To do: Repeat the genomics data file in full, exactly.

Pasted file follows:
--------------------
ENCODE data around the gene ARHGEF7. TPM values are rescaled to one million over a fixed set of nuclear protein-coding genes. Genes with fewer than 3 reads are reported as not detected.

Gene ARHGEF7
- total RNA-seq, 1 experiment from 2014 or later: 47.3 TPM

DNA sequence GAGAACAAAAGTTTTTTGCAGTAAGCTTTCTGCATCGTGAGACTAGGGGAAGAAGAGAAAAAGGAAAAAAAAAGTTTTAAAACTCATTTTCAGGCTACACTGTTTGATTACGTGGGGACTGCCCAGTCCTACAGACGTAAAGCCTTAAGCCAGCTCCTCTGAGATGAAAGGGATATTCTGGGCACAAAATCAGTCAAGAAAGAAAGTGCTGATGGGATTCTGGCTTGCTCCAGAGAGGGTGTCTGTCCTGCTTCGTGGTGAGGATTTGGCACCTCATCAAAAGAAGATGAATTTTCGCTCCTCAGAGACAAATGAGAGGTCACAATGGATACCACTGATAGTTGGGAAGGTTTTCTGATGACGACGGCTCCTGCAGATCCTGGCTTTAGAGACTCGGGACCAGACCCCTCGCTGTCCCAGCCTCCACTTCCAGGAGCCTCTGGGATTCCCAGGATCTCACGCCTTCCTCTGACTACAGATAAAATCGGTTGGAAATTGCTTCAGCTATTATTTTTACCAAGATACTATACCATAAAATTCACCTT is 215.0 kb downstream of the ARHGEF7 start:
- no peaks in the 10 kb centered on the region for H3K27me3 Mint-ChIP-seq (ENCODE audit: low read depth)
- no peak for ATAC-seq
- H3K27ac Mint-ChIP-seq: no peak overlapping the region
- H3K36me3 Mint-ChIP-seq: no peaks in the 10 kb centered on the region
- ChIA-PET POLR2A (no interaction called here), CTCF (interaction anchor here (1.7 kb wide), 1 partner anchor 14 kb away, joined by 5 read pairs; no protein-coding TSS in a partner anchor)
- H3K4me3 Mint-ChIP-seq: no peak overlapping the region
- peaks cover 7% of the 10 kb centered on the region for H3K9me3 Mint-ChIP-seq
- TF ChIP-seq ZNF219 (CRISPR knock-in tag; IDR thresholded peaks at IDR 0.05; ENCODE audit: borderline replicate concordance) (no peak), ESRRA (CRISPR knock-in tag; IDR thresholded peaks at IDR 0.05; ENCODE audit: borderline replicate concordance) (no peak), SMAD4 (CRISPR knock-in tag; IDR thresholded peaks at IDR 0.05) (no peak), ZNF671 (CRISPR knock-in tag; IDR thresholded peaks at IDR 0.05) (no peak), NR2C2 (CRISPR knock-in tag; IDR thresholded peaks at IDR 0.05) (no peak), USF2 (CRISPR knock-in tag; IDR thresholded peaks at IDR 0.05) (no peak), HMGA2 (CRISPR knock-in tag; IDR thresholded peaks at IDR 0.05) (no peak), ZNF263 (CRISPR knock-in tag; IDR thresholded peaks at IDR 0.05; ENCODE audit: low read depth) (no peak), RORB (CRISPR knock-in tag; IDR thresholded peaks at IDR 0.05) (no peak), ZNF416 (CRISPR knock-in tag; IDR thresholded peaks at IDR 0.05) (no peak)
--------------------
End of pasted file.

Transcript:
ENCODE data around the gene ARHGEF7. TPM values are rescaled to one million over a fixed set of nuclear protein-coding genes. Genes with fewer than 3 reads are reported as not detected.

Gene ARHGEF7
- total RNA-seq, 1 experiment from 2014 or later: 47.3 TPM

DNA sequence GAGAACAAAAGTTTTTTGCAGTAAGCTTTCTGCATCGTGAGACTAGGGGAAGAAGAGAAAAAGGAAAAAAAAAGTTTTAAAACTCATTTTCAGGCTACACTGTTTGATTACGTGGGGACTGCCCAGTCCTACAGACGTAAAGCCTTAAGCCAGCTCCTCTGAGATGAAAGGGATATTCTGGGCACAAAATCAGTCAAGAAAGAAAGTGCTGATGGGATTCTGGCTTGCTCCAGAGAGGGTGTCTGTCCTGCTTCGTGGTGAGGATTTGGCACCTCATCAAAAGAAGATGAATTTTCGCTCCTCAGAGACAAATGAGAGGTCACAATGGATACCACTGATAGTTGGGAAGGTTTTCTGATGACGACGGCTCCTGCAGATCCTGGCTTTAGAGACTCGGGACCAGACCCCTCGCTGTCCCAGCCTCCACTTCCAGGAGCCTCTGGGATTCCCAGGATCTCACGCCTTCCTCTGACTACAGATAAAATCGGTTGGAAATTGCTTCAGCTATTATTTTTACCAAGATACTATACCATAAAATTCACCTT is 215.0 kb downstream of the ARHGEF7 start:
- no peaks in the 10 kb centered on the region for H3K27me3 Mint-ChIP-seq (ENCODE audit: low read depth)
- no peak for ATAC-seq
- H3K27ac Mint-ChIP-seq: no peak overlapping the region
- H3K36me3 Mint-ChIP-seq: no peaks in the 10 kb centered on the region
- ChIA-PET POLR2A (no interaction called here), CTCF (interaction anchor here (1.7 kb wide), 1 partner anchor 14 kb away, joined by 5 read pairs; no protein-coding TSS in a partner anchor)
- H3K4me3 Mint-ChIP-seq: no peak overlapping the region
- peaks cover 7% of the 10 kb centered on the region for H3K9me3 Mint-ChIP-seq
- TF ChIP-seq ZNF219 (CRISPR knock-in tag; IDR thresholded peaks at IDR 0.05; ENCODE audit: borderline replicate concordance) (no peak), ESRRA (CRISPR knock-in tag; IDR thresholded peaks at IDR 0.05; ENCODE audit: borderline replicate concordance) (no peak), SMAD4 (CRISPR knock-in tag; IDR thresholded peaks at IDR 0.05) (no peak), ZNF671 (CRISPR knock-in tag; IDR thresholded peaks at IDR 0.05) (no peak), NR2C2 (CRISPR knock-in tag; IDR thresholded peaks at IDR 0.05) (no peak), USF2 (CRISPR knock-in tag; IDR thresholded peaks at IDR 0.05) (no peak), HMGA2 (CRISPR knock-in tag; IDR thresholded peaks at IDR 0.05) (no peak), ZNF263 (CRISPR knock-in tag; IDR thresholded peaks at IDR 0.05; ENCODE audit: low read depth) (no peak), RORB (CRISPR knock-in tag; IDR thresholded peaks at IDR 0.05) (no peak), ZNF416 (CRISPR knock-in tag; IDR thresholded peaks at IDR 0.05) (no peak)